Monthly Archives: November 2011

NASA confiscates stolen rocket engine that had been put up for sale on ebay

NASA has confiscated a stolen rocket engine from a man who put up for sale on ebay.

Rocket engines are supposed to be under particularly tight control at NASA: the US is keen to avoid its rocket technology winding up in the hands of countries with which it has a tense relationship, such as China. “Security at NASA is not adequate in my opinion,” says Joseph Gutheinz, a former investigator for OIG.

You think, eh?

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Uncovering China’s vast network of nuclear weapon tunnels

Students at Georgetown University have uncovered details about China’s vast network of nuclear weapon tunnels.

According to a report by state-run CCTV, China had more than 3,000 miles of tunnels — roughly the distance between Boston and San Francisco — including deep underground bases that could withstand multiple nuclear attacks.

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The first observations of a star, just prior to going supernova

Astronomers have for the first time observed the changes that took place in a binary star system in the years before one star in the system erupted as a supernova.

In the first survey of its kind, the researchers have been scanning 25 nearby galaxies for stars that brighten and dim in unusual ways, in order to catch a few that are about to meet their end. In the three years since the study began, this particular unnamed binary system in the Whirlpool Galaxy was the first among the stars they’ve cataloged to produce a supernova.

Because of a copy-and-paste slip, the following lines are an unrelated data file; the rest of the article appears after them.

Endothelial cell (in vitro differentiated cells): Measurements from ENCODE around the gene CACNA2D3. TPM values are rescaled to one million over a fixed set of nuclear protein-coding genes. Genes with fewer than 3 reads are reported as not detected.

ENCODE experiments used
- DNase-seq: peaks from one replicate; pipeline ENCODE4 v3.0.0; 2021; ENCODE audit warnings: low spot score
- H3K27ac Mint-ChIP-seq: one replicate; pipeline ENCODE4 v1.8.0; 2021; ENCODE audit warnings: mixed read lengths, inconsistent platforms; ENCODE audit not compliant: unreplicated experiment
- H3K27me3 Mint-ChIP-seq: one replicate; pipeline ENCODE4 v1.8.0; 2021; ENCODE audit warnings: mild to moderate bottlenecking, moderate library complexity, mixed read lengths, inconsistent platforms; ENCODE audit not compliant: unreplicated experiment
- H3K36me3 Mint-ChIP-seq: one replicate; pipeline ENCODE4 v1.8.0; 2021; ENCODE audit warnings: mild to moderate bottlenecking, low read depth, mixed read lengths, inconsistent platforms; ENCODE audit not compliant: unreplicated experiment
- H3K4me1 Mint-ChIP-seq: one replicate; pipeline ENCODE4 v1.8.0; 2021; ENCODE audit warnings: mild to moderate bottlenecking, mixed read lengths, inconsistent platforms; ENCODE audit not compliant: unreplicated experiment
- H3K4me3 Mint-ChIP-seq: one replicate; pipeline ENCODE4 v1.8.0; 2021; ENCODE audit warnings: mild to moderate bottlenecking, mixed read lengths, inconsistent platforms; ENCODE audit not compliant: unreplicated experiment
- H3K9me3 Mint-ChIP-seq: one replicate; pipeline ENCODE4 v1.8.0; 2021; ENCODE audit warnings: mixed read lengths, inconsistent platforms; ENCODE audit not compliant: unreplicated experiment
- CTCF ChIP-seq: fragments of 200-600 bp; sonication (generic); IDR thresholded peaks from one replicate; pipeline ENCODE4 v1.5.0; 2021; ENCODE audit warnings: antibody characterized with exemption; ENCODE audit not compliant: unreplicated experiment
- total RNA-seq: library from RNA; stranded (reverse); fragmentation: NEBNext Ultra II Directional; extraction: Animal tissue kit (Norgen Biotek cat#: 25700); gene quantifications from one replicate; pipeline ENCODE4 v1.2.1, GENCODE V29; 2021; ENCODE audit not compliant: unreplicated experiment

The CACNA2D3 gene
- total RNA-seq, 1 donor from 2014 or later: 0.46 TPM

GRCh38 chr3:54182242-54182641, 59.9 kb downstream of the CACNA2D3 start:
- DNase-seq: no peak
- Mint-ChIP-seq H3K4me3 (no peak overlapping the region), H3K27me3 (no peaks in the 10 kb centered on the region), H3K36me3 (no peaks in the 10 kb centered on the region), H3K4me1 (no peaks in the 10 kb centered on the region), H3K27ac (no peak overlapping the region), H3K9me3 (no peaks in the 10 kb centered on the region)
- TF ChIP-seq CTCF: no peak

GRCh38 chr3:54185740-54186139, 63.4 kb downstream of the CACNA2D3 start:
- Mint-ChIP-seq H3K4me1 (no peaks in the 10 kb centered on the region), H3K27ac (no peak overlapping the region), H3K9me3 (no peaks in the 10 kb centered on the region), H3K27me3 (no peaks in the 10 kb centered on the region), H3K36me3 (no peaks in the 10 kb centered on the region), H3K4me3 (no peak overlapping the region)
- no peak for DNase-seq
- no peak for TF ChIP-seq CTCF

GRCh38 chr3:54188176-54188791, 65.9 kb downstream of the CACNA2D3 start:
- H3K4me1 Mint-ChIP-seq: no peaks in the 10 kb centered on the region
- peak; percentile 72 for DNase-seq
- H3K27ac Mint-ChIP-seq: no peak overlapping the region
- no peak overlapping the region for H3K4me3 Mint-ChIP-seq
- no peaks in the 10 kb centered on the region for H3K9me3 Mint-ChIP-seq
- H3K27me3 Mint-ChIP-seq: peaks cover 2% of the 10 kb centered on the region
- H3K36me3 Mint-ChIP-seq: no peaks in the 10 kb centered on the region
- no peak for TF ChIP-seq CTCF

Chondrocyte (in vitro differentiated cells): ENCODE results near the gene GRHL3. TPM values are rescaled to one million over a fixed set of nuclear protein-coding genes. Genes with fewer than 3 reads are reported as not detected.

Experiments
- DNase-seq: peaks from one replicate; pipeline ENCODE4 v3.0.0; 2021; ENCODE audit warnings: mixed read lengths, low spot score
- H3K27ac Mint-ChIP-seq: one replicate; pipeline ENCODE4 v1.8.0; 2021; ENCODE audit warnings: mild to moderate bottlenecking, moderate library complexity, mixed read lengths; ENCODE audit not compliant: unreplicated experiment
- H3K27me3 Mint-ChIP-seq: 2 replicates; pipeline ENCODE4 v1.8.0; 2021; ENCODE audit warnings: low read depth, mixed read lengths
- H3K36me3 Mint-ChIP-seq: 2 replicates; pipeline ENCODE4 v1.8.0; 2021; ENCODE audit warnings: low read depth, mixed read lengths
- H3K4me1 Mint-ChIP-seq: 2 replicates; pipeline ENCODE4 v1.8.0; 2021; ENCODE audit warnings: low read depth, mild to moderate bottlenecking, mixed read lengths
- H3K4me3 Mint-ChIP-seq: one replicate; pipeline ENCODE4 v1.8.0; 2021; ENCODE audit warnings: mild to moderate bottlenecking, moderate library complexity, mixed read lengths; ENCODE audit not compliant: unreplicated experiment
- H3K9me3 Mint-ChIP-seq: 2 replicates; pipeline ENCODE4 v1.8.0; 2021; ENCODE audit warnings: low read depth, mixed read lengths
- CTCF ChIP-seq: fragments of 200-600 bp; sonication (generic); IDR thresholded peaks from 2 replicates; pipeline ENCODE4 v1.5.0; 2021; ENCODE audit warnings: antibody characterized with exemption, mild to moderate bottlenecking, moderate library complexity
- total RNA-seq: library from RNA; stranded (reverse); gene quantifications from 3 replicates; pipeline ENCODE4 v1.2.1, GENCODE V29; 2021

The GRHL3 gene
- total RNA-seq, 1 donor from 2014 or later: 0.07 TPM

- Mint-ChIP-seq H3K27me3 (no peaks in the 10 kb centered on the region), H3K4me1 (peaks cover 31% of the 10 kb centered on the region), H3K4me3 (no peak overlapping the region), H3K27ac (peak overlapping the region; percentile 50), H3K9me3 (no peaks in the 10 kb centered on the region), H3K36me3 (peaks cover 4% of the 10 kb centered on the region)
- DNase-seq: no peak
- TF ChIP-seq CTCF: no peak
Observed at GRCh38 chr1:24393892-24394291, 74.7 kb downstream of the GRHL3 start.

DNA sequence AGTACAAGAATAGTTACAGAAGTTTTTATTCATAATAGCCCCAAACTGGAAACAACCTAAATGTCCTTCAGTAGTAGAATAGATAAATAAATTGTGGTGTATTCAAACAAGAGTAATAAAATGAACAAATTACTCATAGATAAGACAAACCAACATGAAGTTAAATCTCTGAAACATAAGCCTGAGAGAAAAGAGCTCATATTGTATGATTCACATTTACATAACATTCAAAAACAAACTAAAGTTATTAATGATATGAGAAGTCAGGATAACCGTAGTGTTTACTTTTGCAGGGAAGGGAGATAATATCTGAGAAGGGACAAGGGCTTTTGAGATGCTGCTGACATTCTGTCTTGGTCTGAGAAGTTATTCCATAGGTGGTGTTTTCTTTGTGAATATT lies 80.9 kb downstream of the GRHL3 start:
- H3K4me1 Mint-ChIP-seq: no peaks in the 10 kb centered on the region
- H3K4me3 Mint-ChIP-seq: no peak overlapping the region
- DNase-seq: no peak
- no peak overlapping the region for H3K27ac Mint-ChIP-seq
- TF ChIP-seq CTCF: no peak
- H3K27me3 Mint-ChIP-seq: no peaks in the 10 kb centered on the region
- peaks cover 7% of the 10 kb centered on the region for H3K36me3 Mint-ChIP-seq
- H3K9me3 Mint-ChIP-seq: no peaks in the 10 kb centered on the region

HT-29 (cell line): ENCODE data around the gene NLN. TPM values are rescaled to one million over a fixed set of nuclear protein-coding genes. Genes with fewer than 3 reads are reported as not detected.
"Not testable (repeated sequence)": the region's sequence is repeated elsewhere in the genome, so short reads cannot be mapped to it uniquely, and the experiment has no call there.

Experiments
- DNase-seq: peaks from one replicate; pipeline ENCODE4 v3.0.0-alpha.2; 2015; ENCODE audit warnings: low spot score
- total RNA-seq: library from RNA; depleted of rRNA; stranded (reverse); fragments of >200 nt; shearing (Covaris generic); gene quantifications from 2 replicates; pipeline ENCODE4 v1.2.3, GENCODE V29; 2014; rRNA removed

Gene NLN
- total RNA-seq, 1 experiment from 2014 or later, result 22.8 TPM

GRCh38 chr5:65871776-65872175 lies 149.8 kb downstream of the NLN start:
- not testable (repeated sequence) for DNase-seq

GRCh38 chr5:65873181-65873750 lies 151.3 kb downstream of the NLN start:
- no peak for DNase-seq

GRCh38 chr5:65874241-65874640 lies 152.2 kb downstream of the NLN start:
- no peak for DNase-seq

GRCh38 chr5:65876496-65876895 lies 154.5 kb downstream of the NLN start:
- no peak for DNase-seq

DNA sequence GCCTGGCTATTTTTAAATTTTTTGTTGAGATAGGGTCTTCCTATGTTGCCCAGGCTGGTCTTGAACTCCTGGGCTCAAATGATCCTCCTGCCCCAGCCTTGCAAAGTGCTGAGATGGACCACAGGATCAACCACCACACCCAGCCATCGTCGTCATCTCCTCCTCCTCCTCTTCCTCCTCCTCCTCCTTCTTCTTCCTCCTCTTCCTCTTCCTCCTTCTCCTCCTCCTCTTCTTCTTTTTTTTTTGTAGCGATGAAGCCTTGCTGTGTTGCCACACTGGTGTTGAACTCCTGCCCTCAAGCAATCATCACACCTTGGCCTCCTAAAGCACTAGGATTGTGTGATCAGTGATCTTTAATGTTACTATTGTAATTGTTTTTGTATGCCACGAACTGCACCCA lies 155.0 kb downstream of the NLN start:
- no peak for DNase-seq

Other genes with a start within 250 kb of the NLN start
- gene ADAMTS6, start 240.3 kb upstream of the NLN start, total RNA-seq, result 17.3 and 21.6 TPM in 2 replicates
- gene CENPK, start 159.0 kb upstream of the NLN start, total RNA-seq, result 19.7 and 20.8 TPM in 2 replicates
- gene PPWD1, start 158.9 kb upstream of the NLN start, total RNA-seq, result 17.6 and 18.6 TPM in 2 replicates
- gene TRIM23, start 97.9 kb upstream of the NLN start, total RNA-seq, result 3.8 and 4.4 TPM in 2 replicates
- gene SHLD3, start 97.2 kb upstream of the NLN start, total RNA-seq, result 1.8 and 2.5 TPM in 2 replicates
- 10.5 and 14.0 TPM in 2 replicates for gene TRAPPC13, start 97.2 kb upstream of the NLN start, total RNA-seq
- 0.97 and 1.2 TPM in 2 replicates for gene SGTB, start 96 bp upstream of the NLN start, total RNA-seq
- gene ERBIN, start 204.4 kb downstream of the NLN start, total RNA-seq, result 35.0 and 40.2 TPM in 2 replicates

The astronomers were trying to find out if there are patterns of brightening or dimming that herald the end of a star’s life. Instead, they saw one star in this binary system dim noticeably before the other one exploded in a supernova during the summer of 2011.

Key quote: “Our underlying goal is to look for any kind of signature behavior that will enable us to identify stars before they explode,”

The supernova in question, 2011dh, was the closest supernova in decades, occurring in June 2011 in the Whirlpool Galaxy (M51). See my previous posts here and here.

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A new Rasmussen national poll: Gingrich 45% Obama 43%

A new Rasmussen national poll: Gingrich 45% Obama 43%.

Last week, Gingrich trailed the president by six. Two weeks ago, he was down by twelve. Earlier in the year, both Rick Perry and Herman Cain followed a similar path to take a slight lead over the president. However, in both cases, their time as frontrunners quickly came to an end. Neither man led the president more than a single time in a Rasmussen Reports poll. It remains to be seen whether Gingrich follows that path or is able to retain his status as the leading alternative to former Massachusetts Governor Mitt Romney.